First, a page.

The Burundi senate in Gitega on Monday officially flagged off the ethnic quota evaluation exercise on whether to abolish or maintain the quota system as scripted in the Burundi constitution.
The evaluation meeting that was launched on 31st July brought together government officials, Members of Parliament and the senate.
During the official opening of the activities Burundi’s former president Domitien Ndayizeye in his presentation said that the reason as to why the ethnic issue cannot be abolished is when poverty is not completely eliminated.
“You cannot go out to fight in the name of an ethnic group if everyone has money and has food to eat,” he said.
Mr. Ndayizeye called on the participants to support the vision of president Ndayishimiye which suggests a Burundi where every mouth gets food, and every pocket has money.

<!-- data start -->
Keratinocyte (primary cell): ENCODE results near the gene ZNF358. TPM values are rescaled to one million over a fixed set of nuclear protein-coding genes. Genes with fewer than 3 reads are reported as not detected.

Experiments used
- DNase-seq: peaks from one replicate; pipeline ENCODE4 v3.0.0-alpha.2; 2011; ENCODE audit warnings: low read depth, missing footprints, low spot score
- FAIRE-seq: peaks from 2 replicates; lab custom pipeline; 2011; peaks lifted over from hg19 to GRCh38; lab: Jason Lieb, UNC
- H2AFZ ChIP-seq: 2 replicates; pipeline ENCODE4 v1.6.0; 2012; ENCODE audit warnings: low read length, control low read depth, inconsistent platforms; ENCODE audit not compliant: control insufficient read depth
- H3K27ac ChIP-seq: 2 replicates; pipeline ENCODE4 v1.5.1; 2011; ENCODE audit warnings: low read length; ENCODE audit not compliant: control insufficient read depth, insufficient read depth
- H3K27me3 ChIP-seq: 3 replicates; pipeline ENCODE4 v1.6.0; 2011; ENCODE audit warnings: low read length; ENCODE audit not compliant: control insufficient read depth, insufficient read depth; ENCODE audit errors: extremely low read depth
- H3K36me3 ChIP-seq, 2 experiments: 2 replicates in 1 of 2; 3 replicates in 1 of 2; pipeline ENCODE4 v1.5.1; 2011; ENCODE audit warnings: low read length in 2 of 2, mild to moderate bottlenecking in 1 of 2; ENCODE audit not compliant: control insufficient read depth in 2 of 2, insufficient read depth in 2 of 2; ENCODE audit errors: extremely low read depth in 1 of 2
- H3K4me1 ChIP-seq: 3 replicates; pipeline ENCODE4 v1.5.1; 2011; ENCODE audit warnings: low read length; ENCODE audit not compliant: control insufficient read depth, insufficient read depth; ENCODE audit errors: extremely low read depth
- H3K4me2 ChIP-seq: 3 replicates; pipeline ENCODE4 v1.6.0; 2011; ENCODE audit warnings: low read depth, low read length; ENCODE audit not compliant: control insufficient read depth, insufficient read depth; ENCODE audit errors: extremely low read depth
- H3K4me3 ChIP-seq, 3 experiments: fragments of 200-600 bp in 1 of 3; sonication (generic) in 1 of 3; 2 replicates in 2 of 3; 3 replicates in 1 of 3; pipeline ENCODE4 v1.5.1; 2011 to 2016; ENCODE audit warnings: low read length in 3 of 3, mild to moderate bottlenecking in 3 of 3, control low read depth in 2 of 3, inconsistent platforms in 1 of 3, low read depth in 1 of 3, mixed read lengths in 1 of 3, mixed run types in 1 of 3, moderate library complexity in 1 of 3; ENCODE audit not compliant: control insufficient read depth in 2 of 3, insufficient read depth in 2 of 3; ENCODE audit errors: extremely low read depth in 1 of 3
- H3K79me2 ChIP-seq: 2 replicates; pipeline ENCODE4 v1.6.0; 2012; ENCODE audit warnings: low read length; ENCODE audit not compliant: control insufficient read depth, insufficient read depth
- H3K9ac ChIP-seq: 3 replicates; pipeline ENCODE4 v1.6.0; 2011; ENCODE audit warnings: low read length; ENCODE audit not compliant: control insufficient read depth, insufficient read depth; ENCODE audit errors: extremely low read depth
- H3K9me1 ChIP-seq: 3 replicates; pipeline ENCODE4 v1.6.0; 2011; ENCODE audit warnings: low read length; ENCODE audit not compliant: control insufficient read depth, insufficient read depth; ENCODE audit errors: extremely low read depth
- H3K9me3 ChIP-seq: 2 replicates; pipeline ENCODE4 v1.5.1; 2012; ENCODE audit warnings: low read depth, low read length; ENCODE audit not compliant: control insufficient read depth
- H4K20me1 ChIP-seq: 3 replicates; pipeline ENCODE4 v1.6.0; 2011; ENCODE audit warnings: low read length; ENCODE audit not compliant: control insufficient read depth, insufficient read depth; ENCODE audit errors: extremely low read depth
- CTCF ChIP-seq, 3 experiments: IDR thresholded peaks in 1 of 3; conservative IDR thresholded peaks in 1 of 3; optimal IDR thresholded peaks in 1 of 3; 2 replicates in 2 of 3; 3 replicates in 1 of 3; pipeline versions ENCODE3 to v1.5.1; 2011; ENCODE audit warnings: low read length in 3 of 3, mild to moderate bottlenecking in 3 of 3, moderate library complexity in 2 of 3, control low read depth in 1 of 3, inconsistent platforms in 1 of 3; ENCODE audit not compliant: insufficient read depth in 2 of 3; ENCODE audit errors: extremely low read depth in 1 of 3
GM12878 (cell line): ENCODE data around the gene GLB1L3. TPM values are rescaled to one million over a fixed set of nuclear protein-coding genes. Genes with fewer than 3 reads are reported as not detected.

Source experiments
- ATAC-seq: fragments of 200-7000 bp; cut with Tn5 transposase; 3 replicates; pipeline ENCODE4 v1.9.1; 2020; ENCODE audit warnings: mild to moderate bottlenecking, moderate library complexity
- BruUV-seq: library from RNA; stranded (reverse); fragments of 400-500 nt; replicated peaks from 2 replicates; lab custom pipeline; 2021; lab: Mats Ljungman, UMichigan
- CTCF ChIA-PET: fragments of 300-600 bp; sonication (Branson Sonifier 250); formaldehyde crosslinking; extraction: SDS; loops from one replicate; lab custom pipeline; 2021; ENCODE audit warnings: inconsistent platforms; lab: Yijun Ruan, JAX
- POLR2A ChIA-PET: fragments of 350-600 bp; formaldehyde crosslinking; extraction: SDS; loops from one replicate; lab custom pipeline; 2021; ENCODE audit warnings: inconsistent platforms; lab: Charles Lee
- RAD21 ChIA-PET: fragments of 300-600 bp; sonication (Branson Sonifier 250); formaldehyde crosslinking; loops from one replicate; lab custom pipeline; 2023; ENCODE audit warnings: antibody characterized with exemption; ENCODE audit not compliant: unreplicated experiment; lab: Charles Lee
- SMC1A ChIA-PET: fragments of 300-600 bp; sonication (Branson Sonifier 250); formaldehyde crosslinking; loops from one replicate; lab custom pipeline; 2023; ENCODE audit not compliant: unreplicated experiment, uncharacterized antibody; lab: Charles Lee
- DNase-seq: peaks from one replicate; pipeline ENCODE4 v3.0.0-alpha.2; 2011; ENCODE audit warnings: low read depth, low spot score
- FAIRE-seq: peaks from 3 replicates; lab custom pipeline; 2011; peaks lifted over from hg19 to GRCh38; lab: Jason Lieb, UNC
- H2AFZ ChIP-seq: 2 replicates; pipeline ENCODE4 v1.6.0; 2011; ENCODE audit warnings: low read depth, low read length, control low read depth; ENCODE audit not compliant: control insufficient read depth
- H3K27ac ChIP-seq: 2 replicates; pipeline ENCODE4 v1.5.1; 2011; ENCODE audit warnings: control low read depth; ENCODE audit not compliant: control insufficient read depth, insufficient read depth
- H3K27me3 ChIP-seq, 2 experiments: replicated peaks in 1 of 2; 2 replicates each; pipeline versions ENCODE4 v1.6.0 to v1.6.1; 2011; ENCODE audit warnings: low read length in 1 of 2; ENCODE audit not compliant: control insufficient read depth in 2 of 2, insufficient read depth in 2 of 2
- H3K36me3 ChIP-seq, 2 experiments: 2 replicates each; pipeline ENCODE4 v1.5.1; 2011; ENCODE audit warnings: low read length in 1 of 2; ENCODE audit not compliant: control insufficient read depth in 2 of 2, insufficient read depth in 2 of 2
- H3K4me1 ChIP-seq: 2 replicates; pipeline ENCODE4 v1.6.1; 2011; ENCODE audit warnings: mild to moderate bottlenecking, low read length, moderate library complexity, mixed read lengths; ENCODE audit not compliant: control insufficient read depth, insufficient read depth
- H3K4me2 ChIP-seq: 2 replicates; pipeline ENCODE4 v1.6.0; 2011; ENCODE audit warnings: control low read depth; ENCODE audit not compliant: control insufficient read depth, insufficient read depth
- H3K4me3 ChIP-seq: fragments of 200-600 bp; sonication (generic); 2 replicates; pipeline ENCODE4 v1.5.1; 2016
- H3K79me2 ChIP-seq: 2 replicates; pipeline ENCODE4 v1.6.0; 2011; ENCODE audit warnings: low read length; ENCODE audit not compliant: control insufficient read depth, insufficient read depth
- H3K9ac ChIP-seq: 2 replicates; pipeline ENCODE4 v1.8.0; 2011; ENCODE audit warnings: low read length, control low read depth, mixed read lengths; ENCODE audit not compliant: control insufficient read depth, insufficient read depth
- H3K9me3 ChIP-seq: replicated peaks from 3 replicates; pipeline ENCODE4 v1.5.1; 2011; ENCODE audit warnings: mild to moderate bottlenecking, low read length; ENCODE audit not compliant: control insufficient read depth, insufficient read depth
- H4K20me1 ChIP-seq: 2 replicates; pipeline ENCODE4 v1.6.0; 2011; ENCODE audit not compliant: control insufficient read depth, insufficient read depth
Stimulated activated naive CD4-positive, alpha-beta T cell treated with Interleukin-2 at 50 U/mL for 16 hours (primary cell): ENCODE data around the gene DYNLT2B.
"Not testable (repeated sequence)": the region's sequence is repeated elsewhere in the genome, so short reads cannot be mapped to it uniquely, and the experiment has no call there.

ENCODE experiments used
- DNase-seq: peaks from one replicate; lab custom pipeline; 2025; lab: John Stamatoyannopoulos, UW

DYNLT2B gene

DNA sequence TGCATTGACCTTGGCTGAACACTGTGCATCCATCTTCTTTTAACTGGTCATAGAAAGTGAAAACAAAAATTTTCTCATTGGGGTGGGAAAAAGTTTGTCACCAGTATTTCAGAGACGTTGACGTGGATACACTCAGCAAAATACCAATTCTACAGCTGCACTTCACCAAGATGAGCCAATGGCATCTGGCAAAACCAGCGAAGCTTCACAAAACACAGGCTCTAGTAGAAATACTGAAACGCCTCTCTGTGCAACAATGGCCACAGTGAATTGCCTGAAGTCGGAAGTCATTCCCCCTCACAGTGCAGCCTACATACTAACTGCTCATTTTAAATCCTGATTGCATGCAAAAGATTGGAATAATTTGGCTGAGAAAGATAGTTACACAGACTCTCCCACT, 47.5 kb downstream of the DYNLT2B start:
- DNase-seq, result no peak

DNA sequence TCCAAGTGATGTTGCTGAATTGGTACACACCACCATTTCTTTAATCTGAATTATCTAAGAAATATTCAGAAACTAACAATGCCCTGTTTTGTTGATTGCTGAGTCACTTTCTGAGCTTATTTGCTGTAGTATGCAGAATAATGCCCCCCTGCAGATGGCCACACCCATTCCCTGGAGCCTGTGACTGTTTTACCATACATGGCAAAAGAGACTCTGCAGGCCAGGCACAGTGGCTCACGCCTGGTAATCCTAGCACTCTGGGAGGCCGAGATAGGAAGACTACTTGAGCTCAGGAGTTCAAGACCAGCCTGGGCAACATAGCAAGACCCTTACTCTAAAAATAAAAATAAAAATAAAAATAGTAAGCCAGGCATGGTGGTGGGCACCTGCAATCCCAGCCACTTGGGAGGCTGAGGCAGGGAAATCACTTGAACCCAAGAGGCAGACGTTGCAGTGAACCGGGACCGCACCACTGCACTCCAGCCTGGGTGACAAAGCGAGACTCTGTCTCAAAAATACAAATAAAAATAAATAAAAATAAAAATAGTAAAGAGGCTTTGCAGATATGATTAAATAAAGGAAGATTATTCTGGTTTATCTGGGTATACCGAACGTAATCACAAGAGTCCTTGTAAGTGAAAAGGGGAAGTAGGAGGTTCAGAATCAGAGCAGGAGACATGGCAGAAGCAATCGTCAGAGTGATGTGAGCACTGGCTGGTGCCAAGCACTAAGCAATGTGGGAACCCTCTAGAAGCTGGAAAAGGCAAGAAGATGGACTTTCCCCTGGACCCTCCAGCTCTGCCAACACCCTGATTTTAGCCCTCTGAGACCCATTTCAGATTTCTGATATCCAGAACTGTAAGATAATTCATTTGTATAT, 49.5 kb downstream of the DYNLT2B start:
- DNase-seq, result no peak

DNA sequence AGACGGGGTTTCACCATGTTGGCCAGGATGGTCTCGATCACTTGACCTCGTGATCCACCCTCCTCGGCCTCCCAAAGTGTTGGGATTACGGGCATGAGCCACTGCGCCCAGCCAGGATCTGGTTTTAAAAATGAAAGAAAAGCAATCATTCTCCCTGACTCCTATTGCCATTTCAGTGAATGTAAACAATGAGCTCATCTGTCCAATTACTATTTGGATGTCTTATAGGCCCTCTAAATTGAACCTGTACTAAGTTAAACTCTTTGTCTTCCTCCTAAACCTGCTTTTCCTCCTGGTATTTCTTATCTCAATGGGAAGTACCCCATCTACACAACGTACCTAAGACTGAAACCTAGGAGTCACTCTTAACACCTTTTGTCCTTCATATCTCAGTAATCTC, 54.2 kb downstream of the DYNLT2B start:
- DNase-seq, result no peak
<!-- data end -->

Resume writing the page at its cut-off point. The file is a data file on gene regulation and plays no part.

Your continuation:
The participants during the official opening differed views as for Honorable olivier SUGURU from the Uprona party, “the origin of ethnic issues is fear, accompanied by inferiority complex.”
The Batwa ethnic group claim for the reinforcement of the policy arguing that they are still marginalized.
“The necessary thing today is to review the constitution so as to include more Batwa in the affairs in the administration,” said Imelde Sabushimike Burundi’s minister in charge of national solidarity.
Ms. Sabushimike said that countrywide the Batwa ethnic minority have only one director in the education sector.
The ethnic quota system was initiated to bring peace and stability in Burundi after decades of ethnic bloodshed in the country.
The Arusha agreement that came in 2000 was meant to unite Burundians and enforce inclusivity in the government positions.
The quota system suggests that 60% of the government, parliamentary seats and the judiciary is for the Hutus while Tutsis occupy the remaining 40%.
It is only in the army where the two main ethnic groups in the country share a 50-50.